- Your pregnancy history. Tell your provider about what happened in your previous pregnancy. Your provider may be able to tell you why your last baby died and if it could happen again. There may be things you and your provider can do to help prevent problems that can affect your baby.
- Your family health history. This is a record of any health conditions and treatments that you, your partner and everyone in your families have had. Some of these problems may affect your pregnancy. If certain conditions run in your families, your provider may suggest that you meet with a genetic counselor. This person has special training about birth defects and other medical conditions that run in families.
- Health conditions you have, like depression, diabetes or high blood pressure. Depression is a medical condition in which strong feelings of sadness last for a long time and interfere with your daily life. Diabetes is when you have too much sugar (called blood sugar or glucose) in your blood. Too much blood sugar can damage organs in your body, including blood vessels, nerves, eyes and kidneys. High blood pressure (also called hypertension) is when the force of blood against the walls of your blood vessels is too high. Getting treatment for conditions like these before you get pregnant can help you have a healthier pregnancy.
- Medicines you take. Your provider can tell you which medicines are safe to take during pregnancy. Tell her about any medicine you take, including prescription medicine, over-the-counter medicine, supplements and herbal products.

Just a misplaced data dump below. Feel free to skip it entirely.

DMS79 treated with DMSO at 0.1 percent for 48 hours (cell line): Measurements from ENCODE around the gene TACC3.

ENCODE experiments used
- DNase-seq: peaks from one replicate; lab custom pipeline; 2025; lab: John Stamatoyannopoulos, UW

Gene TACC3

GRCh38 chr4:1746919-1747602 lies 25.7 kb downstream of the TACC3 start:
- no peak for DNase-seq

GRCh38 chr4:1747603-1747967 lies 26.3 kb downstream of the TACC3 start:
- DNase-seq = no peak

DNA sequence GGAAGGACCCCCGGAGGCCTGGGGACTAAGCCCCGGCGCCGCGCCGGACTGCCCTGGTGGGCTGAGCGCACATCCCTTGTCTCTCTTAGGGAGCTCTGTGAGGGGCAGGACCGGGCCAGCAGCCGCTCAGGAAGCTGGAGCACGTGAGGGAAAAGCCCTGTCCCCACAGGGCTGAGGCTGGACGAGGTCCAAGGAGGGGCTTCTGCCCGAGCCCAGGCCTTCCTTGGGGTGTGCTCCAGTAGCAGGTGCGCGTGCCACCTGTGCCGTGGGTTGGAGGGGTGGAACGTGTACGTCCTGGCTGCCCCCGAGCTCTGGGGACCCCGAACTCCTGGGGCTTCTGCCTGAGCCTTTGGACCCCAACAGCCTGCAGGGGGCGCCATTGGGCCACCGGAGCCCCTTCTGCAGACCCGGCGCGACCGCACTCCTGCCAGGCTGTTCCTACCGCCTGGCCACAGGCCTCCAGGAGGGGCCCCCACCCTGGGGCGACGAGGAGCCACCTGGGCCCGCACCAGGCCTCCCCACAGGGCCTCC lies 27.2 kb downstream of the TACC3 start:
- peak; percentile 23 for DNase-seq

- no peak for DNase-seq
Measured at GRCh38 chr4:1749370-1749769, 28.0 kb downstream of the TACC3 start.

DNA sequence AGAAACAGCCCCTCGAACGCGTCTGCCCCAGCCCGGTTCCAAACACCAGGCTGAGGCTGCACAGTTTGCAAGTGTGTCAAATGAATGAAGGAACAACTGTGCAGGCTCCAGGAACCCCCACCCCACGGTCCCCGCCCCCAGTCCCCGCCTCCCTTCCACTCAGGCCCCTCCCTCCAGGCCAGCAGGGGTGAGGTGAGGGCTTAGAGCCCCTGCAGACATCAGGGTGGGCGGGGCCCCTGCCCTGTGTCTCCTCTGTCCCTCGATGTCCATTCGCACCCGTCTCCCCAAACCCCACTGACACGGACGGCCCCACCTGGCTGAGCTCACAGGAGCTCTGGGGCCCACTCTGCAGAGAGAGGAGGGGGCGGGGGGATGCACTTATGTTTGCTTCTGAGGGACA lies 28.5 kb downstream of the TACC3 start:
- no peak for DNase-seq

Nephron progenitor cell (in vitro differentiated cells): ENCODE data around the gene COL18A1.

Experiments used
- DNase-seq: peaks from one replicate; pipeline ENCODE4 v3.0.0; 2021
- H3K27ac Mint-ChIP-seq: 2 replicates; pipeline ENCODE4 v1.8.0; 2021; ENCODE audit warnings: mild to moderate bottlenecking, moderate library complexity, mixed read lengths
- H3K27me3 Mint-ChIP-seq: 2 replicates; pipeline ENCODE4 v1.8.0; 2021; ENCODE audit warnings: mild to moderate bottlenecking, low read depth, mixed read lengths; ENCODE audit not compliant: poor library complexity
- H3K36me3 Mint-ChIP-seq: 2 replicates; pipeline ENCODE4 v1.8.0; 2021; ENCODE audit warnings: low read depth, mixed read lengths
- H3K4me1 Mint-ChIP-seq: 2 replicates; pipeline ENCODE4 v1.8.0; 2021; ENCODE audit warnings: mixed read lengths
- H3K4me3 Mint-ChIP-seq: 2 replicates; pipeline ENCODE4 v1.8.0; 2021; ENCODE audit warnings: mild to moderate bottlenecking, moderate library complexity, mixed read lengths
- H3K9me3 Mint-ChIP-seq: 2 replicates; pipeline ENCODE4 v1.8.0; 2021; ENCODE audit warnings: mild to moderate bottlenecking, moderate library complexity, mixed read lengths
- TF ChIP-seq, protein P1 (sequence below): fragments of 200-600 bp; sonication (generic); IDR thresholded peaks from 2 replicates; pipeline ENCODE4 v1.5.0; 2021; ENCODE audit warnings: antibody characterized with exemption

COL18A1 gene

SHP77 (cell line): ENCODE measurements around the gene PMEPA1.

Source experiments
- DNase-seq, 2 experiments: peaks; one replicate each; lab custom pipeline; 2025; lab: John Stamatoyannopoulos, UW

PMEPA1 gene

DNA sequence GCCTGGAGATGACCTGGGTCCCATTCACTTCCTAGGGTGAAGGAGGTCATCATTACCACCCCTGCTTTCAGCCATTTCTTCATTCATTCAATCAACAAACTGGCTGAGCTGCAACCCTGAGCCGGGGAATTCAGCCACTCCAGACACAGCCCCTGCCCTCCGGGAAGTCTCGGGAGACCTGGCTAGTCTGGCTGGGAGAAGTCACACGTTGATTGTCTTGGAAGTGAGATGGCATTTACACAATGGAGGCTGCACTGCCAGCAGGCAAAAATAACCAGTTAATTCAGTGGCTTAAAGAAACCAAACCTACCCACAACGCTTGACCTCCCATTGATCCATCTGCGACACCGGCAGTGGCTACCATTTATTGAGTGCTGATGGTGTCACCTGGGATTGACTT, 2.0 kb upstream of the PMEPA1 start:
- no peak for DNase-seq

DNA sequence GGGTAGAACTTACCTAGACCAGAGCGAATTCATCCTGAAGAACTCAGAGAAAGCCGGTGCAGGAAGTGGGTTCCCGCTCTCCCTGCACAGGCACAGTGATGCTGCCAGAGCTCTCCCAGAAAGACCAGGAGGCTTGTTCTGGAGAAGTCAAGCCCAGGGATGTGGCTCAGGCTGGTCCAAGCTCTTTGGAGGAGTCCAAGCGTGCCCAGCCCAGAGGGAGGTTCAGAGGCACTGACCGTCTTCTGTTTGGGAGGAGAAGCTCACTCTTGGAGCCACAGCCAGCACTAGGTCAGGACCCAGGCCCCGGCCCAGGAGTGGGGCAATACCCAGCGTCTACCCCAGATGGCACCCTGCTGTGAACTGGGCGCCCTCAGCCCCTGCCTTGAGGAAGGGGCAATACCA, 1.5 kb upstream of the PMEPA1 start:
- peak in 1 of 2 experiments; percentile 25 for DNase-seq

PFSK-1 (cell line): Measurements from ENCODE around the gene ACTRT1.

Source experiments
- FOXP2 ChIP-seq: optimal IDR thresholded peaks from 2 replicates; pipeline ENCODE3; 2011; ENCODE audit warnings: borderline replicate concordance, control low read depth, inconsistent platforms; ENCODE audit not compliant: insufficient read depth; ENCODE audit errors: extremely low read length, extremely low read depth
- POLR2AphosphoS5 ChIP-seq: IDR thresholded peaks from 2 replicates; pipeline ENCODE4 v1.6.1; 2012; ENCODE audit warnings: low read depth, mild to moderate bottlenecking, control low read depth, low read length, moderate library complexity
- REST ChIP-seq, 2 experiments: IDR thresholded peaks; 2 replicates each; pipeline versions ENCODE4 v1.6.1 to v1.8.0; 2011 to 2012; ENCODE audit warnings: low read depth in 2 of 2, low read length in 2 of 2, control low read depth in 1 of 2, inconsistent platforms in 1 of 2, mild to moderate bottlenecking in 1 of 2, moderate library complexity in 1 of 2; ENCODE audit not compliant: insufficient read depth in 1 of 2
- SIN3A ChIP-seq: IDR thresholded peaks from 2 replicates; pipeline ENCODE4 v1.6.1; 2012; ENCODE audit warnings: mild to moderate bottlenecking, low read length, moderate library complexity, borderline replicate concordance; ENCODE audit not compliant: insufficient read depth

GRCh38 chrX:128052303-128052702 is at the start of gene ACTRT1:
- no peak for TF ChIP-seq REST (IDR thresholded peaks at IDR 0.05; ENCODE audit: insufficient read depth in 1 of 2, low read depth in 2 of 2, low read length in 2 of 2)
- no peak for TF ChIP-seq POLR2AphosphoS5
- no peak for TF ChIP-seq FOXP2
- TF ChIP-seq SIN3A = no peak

How can you manage the stress of trying to get pregnant again?
Stress is worry, strain or pressure that you feel in response to things that happen in your life. Trying to get pregnant again after a baby’s death may be really stressful for you. You may feel worried that your next baby will die, too. You may feel pressure to get pregnant again before you’re ready. You may be angry that you have to go through pregnancy again. Here are some things you can do to help manage stress you may feel about getting pregnant again:
- Talk to your partner and to people who care about you. Tell them how you’re feeling about getting pregnant again.
- Try to be hopeful. Remind yourself that every pregnancy and baby are different. Just because you’ve had a baby die doesn’t mean it will happen in your next pregnancy.
- If you work, talk to your boss about how to reduce the stress at your job.
- Talk to your provider or a counselor about ways you can reduce stress.
- Go to your preconception checkup to make sure you’re healthy. Being healthy when you get pregnant can help you have a healthy pregnancy.
- Eat healthy foods, drink lots of water and do something active every day. Try to get a full night’s sleep.
- Don’t smoke, drink alcohol or use harmful drugs.
- From hurt to healing (free booklet from the March of Dimes for grieving parents)
- Share Your Story (March of Dimes online community for families to share experiences with prematurity, birth defects or loss)
- Centering Corporation (grief information and resources)
- Center for Loss in Multiple Birth, Inc. (for families who have lost a multiple)
- Compassionate Friends (support for families after the death of a child)
- First Candle (support for families with children who died of SIDS or preventable stillbirth)
- International Stillbirth Alliance
- Journey Program of Seattle Children’s Hospital (support for families after the death of a child)
- Perinatal Hospice & Palliative Care (for parents who find out during pregnancy that their baby has a life-limiting condition )
- Share Pregnancy & Infant Loss Support (resources for families with pregnancy or infant loss)
- Star Legacy Foundation (support for families who have had a stillbirth)
Last reviewed: October, 2017